- RAID 1 uses ‘mirroring’, which as the name suggests, mirrors the same data across two disks, therefore it provides the lowest level of RAID redundancy. RAID 1 can double read performance over a single drive, but it gives no increase in write speed. This level allows for one drive to fail.
- RAID 5 is a common configuration and it gives a decent compromise between reliability and performance. It provides a gain in read speeds but no increase in write performance. RAID 5 introduces ‘parity’, which takes up the space of one disk in total. This level can handle one disk failure. If you have a hot spare configured as a 5th drive, this can sit as an idle drive in the system with no data saved to it. If one disk fails, the data can be rebuilt to the hot spare by using the data in the parity across the other drives. Once the data has finished rebuilding you can then remove the failed drive and replace it with a new one, which becomes the new hot spare.
- RAID 6 takes the concept of RAID 5 and adds further redundancy with dual-parity. This allows for data to be recreated even if two disks fail within the array. The dual-parity is spread across all the disks and takes the space of two drives.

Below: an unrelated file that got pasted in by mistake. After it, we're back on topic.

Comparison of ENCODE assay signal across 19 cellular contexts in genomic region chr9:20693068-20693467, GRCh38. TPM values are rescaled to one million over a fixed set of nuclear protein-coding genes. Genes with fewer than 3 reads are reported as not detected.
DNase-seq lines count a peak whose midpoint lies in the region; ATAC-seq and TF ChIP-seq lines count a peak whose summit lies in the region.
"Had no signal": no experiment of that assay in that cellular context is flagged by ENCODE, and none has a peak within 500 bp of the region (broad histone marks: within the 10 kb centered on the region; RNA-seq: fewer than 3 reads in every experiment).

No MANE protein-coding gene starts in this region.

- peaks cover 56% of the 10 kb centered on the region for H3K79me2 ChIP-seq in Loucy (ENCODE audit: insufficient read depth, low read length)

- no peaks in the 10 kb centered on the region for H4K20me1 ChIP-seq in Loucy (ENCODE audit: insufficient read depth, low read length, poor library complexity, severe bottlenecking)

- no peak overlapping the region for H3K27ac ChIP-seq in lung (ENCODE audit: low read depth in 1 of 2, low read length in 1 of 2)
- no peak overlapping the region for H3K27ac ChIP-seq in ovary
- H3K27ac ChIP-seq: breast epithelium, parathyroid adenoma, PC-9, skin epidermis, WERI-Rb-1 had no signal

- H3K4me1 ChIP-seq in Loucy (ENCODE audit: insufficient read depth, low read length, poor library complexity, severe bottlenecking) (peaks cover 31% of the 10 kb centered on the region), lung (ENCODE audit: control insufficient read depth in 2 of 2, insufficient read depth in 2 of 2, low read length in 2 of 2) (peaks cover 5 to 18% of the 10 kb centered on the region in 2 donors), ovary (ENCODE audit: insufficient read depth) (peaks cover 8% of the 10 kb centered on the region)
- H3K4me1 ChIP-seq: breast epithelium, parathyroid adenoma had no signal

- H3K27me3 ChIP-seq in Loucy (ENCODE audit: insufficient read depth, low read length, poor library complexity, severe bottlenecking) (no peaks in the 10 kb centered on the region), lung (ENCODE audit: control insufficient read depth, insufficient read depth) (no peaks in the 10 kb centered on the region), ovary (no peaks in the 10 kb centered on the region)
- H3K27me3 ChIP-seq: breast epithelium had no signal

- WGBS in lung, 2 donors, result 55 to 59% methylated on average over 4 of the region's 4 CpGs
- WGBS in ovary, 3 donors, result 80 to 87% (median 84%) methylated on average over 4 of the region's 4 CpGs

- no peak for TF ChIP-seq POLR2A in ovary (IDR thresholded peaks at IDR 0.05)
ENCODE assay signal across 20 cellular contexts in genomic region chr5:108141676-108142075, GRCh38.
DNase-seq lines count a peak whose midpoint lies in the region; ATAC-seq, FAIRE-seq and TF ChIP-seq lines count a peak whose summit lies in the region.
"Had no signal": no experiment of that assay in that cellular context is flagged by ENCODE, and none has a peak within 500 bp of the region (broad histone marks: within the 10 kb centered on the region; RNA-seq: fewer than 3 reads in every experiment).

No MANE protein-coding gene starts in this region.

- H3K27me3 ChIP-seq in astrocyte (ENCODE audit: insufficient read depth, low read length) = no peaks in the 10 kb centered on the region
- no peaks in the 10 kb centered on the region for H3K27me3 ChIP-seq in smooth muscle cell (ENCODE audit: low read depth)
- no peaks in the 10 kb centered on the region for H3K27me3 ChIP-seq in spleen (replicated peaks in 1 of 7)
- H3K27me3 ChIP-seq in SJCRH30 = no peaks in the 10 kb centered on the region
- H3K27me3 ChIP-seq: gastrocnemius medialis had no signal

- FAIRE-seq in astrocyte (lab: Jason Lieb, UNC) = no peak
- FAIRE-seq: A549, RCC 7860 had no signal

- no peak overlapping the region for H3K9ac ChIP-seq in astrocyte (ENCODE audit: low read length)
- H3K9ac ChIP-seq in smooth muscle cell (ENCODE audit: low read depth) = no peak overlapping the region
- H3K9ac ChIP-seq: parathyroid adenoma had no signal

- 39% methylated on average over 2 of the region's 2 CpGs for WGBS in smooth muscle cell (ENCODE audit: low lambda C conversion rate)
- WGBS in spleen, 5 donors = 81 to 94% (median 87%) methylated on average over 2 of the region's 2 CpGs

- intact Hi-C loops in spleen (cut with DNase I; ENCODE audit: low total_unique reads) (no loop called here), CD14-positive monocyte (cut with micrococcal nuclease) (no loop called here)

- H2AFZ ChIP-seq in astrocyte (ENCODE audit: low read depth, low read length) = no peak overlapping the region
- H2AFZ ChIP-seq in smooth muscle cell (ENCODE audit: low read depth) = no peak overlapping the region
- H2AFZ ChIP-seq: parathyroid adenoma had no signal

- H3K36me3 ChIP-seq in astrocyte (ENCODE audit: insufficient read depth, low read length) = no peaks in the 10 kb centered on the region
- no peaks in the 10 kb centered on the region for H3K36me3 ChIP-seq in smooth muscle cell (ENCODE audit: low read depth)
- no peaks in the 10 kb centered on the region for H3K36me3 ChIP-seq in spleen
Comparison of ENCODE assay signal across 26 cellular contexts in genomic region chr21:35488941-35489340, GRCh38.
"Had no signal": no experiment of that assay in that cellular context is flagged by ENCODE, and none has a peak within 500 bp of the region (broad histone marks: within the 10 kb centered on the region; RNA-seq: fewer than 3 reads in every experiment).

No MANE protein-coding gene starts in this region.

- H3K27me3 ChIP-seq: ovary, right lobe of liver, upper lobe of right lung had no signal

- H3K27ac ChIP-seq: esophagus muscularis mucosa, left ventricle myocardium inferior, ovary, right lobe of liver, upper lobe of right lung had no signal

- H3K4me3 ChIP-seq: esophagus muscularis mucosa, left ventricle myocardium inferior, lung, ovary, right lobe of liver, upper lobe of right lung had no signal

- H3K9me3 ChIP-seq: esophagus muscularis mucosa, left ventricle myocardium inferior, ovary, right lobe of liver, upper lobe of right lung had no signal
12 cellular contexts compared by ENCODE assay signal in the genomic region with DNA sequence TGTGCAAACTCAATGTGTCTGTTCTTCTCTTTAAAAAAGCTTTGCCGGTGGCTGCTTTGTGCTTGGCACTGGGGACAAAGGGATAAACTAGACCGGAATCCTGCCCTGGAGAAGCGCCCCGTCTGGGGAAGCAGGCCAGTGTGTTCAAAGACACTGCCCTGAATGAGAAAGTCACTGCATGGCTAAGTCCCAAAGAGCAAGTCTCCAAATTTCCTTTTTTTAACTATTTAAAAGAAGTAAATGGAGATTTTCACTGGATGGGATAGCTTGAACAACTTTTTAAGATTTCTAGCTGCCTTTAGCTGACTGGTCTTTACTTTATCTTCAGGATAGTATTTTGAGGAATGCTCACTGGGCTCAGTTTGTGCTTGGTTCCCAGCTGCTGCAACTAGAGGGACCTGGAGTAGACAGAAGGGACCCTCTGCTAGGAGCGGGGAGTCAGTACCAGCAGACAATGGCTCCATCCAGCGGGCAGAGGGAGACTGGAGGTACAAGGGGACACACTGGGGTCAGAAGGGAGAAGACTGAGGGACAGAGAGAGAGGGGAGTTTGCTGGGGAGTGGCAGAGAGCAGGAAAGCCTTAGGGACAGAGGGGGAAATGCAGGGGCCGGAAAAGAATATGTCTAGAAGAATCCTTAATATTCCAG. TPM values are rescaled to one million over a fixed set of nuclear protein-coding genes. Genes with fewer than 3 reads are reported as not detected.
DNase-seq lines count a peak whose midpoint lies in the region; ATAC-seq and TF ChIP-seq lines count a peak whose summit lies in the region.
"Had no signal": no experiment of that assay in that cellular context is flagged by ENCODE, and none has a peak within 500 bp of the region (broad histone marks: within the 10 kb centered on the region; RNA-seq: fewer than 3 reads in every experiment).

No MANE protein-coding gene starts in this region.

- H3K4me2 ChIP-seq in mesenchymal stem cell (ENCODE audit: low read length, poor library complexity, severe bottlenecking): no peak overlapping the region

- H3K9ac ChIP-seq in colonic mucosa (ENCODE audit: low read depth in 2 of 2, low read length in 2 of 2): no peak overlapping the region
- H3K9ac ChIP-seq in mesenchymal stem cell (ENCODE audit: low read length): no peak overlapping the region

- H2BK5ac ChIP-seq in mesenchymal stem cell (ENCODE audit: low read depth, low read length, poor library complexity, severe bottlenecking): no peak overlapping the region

Over the last 30 years, many more RAID levels have been developed mainly by RAID system manufacturers. Today, we have RAID levels ranging from RAID 0 all the way to RAID 61 and beyond, with larger companies creating custom RAID levels to support different applications and infrastructure requirements.
Drive failures and the dangers of RAID
If disk failure occurs in a RAID 1 or RAID 5 configuration, the user shouldn’t replace the failed drive until ensuring that all data from the remaining disks are backed up. In many cases, especially when the solution used disks that came out the same production, the possibility that another disk will also fail soon is quite high. And this is where the danger of this concept lies:
Even with all the benefits RAID offers, including better performance and data security, users tend to forget that RAID is not a backup! RAID can be used in combination with backups, thus making the whole storage system much more secure, but a RAID is never to be used instead of a backup. On the contrary, when a RAID system fails due to a malfunctioning hardware RAID controller, for example, it’s much more complicated to get the RAID up and running and recover lost data when hit by such an incident.
NAS systems have become more affordable to home users. They use the built-in RAID configurations in combination with other advanced storage technologies, like deduplication, to get as much space as possible out of their system. However, this comes at a price. In many cases these systems are set up incorrectly, and when a failure arises, the whole system breaks down.
Before setting up a RAID array, regardless if you’re a home user or an enterprise IT administrator, carefully consider what RAID level suits your needs, or if RAID is even necessary at all. Remember, negligence in the beginning can result in serious problems, high costs, and possible data loss. As new ways to store data continue to be explored, invented, and evolve over time, it’s likely that RAID won’t vanish anytime soon.
Picture copyright: Paul-Georg Meister / pixelio.de